18:46 13 February 2018
For drones that are used to navigate a busy environment, such as a forest or a warehouse at high speed, their ability to know their exact location and where they are going is of utmost importance. However, this is often not possible because unlike smart cars, they do not have the ability to process enormous amount of data in real-time.
Researchers from MIT’s Computer Science and Artificial Intelligence Laboratory (CSAI) said that this can be addressed through the use of a NanoMap. This is an alternate method of navigation and obstacle avoidance that works by collecting 3D data about the environment. The collected data is then stored in a series of snapshots instead of a single map, allowing drones to react faster because they are processing less information each second.
CSAIL’s Peter Florence said: “Because we’re not taking hundreds of measurements and fusing them together, it’s really fast,” Florence tells The Verge. “And when we want to plan our way around the world, we just search back through the views we already have.”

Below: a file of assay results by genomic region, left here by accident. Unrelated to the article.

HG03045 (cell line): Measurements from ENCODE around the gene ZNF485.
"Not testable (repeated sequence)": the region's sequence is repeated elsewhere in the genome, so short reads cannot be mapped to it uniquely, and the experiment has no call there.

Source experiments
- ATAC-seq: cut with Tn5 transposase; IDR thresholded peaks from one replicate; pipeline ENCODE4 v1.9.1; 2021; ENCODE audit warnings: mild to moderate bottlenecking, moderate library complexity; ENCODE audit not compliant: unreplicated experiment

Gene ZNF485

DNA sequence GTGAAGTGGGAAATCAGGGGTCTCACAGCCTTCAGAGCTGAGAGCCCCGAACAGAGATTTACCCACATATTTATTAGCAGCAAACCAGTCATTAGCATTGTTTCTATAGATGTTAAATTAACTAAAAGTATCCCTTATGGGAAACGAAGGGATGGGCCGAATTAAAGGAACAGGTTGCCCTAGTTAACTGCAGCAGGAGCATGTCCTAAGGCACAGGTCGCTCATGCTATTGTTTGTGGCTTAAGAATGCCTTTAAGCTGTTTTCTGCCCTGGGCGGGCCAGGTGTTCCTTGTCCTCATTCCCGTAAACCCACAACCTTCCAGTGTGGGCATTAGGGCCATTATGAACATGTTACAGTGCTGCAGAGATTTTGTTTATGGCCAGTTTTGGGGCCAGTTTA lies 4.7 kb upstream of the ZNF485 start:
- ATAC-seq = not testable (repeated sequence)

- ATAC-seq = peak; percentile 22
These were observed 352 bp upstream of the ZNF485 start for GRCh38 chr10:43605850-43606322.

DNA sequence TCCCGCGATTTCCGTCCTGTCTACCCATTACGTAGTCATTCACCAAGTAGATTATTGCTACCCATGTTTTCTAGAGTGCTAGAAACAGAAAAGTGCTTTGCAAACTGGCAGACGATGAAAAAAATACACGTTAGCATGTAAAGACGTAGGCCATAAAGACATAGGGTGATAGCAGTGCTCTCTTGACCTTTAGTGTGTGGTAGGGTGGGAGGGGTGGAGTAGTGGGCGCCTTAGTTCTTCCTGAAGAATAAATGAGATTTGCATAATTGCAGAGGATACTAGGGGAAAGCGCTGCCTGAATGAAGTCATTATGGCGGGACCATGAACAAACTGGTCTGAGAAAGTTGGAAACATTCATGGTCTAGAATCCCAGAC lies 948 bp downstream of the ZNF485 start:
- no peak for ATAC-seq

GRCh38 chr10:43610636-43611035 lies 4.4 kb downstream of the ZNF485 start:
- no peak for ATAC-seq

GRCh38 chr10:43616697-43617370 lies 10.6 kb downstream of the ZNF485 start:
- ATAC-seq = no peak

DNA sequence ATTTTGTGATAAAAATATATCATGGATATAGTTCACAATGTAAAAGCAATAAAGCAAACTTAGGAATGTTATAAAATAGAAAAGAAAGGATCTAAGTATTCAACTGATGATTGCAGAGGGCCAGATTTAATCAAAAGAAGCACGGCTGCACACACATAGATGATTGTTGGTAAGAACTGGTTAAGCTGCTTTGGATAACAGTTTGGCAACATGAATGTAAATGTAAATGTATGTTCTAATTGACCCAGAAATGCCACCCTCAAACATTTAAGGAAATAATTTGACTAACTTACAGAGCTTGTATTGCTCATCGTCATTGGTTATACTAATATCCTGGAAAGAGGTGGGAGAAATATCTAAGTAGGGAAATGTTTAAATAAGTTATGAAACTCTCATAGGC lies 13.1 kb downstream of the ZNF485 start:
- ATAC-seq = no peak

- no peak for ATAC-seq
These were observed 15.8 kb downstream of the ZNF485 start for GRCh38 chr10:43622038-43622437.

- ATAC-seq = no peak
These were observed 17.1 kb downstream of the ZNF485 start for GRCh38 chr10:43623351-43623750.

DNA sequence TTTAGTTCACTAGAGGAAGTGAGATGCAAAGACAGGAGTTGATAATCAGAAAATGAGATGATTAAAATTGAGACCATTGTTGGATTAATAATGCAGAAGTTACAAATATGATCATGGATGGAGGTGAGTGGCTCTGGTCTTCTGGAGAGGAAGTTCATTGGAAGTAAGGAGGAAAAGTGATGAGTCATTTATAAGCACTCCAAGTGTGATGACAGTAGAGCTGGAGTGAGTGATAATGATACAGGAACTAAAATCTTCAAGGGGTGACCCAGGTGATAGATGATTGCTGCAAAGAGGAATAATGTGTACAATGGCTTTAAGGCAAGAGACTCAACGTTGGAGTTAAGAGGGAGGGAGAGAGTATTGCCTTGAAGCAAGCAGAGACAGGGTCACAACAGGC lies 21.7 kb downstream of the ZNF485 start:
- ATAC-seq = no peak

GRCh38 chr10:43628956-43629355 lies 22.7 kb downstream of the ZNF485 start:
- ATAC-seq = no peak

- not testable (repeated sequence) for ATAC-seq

“We have drones that can fly around now, but there’s nothing that’s as good as a hawk, for example, that can just blaze through a forest at top speeds,” says Florence. “When you’re going that fast, you just can’t expect to have perfect geometric measurements of the world. You need something else.”
“I think just working on robots that can move really fast and gracefully is fun, so that’s the main thing.”
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